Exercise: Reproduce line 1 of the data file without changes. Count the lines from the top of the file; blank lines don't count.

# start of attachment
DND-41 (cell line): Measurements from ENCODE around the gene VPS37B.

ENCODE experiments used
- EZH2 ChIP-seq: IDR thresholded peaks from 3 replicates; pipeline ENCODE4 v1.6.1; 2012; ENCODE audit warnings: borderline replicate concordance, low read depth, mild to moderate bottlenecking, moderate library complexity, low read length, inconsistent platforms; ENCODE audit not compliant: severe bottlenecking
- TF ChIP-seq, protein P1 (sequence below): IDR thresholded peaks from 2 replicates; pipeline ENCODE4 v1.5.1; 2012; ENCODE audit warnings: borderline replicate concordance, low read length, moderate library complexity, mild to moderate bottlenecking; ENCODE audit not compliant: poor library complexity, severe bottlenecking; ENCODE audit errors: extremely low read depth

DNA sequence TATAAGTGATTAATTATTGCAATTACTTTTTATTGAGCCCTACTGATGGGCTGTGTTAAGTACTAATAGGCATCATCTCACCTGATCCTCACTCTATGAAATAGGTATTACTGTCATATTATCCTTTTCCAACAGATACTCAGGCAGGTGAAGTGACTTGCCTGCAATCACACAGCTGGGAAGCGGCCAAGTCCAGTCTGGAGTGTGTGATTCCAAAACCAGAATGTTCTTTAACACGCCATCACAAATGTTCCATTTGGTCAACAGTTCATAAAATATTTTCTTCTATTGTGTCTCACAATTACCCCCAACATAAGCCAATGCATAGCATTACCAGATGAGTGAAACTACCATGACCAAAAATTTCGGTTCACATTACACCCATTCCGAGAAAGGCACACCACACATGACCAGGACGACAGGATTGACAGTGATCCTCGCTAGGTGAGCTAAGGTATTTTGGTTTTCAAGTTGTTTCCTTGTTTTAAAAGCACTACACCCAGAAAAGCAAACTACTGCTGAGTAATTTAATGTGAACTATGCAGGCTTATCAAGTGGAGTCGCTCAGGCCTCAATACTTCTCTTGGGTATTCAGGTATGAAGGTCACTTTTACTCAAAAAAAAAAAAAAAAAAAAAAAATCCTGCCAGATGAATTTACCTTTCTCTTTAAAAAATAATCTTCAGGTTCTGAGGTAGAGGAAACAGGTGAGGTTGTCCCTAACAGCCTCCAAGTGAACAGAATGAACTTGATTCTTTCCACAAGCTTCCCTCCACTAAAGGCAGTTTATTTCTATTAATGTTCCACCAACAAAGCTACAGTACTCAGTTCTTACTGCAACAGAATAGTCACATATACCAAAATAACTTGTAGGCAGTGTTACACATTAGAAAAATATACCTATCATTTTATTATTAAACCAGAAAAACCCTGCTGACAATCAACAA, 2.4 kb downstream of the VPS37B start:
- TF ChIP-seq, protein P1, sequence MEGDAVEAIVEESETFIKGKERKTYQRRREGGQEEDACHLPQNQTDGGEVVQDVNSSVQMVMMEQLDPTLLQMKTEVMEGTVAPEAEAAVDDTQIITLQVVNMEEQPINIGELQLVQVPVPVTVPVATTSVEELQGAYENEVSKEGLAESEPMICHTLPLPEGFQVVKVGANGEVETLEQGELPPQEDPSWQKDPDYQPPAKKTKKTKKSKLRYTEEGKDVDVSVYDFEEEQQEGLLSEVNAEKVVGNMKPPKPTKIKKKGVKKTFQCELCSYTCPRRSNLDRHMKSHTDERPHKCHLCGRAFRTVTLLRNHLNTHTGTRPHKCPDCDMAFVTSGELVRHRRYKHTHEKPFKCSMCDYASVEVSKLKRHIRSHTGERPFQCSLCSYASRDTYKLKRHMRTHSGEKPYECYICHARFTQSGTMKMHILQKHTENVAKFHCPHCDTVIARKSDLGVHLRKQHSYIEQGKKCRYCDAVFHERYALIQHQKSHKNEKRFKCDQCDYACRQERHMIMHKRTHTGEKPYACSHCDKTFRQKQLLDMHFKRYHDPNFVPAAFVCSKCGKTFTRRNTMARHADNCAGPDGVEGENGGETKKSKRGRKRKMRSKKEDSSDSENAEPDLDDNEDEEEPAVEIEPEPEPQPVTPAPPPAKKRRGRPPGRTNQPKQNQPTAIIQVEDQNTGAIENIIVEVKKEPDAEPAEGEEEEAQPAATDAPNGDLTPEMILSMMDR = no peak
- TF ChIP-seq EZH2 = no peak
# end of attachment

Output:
DND-41 (cell line): Measurements from ENCODE around the gene VPS37B.